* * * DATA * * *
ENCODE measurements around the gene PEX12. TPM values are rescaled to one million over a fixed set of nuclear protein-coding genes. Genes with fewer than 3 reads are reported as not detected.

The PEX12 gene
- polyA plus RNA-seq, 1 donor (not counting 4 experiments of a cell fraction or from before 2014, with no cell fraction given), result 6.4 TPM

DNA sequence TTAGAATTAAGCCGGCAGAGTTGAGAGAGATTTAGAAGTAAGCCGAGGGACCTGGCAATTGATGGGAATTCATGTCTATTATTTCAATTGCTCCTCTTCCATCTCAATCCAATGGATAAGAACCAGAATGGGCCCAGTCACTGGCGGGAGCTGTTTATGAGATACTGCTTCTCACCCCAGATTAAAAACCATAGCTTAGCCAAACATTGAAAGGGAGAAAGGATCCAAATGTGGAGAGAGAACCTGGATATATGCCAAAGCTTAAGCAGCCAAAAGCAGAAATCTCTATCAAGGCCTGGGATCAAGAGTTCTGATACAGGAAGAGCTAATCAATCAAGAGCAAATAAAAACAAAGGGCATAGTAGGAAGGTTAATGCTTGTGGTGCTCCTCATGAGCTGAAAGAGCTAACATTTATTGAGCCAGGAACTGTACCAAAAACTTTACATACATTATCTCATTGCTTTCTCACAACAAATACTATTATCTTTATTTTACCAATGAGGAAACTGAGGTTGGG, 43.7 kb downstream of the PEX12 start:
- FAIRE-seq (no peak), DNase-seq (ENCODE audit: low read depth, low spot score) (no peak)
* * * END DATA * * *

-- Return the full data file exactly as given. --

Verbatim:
ENCODE measurements around the gene PEX12. TPM values are rescaled to one million over a fixed set of nuclear protein-coding genes. Genes with fewer than 3 reads are reported as not detected.

The PEX12 gene
- polyA plus RNA-seq, 1 donor (not counting 4 experiments of a cell fraction or from before 2014, with no cell fraction given), result 6.4 TPM

DNA sequence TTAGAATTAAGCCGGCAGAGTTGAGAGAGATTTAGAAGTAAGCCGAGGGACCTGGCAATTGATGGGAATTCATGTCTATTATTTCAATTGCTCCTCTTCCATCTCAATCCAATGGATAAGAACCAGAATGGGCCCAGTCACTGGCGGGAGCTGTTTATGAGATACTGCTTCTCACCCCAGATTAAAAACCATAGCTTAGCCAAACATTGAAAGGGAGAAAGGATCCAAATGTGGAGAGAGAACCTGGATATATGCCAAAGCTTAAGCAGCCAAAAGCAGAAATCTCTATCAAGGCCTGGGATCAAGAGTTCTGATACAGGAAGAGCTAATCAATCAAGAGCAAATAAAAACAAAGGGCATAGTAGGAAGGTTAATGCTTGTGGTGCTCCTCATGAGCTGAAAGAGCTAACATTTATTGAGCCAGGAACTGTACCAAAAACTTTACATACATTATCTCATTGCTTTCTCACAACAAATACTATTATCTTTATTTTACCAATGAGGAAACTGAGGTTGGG, 43.7 kb downstream of the PEX12 start:
- FAIRE-seq (no peak), DNase-seq (ENCODE audit: low read depth, low spot score) (no peak)